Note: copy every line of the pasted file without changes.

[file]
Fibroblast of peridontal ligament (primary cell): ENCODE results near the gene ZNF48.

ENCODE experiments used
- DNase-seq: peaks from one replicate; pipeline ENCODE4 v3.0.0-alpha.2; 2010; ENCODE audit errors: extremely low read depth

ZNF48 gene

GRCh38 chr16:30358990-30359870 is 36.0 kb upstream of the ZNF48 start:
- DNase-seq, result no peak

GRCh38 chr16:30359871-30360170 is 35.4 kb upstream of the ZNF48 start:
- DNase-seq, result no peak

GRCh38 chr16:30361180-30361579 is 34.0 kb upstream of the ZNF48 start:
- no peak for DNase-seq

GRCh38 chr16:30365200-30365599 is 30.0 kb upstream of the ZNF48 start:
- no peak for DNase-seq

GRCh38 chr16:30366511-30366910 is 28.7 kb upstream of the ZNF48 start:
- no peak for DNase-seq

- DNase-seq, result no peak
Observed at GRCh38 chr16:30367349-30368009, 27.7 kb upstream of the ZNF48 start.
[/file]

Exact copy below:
Fibroblast of peridontal ligament (primary cell): ENCODE results near the gene ZNF48.

ENCODE experiments used
- DNase-seq: peaks from one replicate; pipeline ENCODE4 v3.0.0-alpha.2; 2010; ENCODE audit errors: extremely low read depth

ZNF48 gene

GRCh38 chr16:30358990-30359870 is 36.0 kb upstream of the ZNF48 start:
- DNase-seq, result no peak

GRCh38 chr16:30359871-30360170 is 35.4 kb upstream of the ZNF48 start:
- DNase-seq, result no peak

GRCh38 chr16:30361180-30361579 is 34.0 kb upstream of the ZNF48 start:
- no peak for DNase-seq

GRCh38 chr16:30365200-30365599 is 30.0 kb upstream of the ZNF48 start:
- no peak for DNase-seq

GRCh38 chr16:30366511-30366910 is 28.7 kb upstream of the ZNF48 start:
- no peak for DNase-seq

- DNase-seq, result no peak
Observed at GRCh38 chr16:30367349-30368009, 27.7 kb upstream of the ZNF48 start.